We, his majesty’s dutiful and loyal subjects, the mayor; recorder, aldermen, and common council of the city of Williamsburg, in common hall assembled, humbly beg leave to represent to your excellency, that the inhabitants of this city, were this morning, exceedingly alarmed by a report that a large quantity of gunpowder was, in the preceding night, while they were sleeping in their beds, removed from the public magazine in this city, and conveyed, under an escort of marines, on board one of his majesty’s armed vessels lying at a ferry on James river.
We beg leave to represent to your excellency, that, as the magazine was erected at the public expense of this colony, and appropriated to the safe keeping of such munition as should be there lodged, from time to time, for the protection and security of the country, by arming thereout, such of the militia as might be necessary in cases of invasions and insurrections, they humbly conceive it to be the only proper repository to be resorted to in times of imminent danger.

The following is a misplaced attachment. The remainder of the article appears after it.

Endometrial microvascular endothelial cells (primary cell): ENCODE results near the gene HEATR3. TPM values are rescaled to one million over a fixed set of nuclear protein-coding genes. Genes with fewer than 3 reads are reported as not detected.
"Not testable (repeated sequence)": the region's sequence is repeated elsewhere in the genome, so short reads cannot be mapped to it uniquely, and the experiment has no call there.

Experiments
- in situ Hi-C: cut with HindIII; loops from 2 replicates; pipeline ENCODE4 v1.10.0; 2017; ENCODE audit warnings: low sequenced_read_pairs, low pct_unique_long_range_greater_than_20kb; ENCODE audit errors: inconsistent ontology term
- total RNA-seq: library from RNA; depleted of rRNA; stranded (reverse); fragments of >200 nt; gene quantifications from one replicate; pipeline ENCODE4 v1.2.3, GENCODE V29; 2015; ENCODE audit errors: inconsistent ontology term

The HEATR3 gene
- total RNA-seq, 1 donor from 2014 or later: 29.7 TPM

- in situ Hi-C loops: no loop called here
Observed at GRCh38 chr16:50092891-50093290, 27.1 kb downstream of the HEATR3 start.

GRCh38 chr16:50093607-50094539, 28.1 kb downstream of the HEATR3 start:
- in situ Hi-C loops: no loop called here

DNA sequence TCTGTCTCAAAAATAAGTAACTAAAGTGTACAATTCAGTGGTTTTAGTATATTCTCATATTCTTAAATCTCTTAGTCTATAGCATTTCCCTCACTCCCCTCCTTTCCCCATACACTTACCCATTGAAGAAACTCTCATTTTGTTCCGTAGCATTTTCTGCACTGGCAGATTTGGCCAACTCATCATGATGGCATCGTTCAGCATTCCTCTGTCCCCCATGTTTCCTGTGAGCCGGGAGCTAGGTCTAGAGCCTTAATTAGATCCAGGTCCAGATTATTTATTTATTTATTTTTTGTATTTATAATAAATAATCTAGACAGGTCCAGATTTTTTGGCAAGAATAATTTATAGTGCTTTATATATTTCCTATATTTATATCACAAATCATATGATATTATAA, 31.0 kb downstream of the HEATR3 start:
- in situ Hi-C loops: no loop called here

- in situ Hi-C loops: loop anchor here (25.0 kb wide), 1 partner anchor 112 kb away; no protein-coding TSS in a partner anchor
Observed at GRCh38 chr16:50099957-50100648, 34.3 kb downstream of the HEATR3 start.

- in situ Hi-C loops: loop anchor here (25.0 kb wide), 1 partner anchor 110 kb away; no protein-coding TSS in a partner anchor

We further beg leave to inform your excellency, that, from various reports at present prevailing in different parts of the country, we have too much reason to believe that some wicked and designing persons have instilled the most diabolical notions into the minds of our slaves; and that, therefore, the utmost attention to our internal security, is become the more necessary.
The circumstances of this city, my lord, we consider as peculiar and critical. The inhabitants, from the situation of the magazine in the midst of their city, have for a long tract of time, been exposed to all those dangers which have happened in many countries from explosions, and other accidents. They have, from time to time, thought it incumbent on them to guard the magazine. For their security they have, for some time past, judged it necessary to keep strong patrols on foot: in their present circumstances then, to have the chief and necessary means of their defence removed, cannot but be extremely alarming.
Considering ourselves as guardians of the city, we therefore humbly desire to be informed by your excellency, upon what motives, and for what particular purpose, the powder has been carried off in such a manner; and we earnestly entreat your excellency to order it to be immediately returned to the magazine.”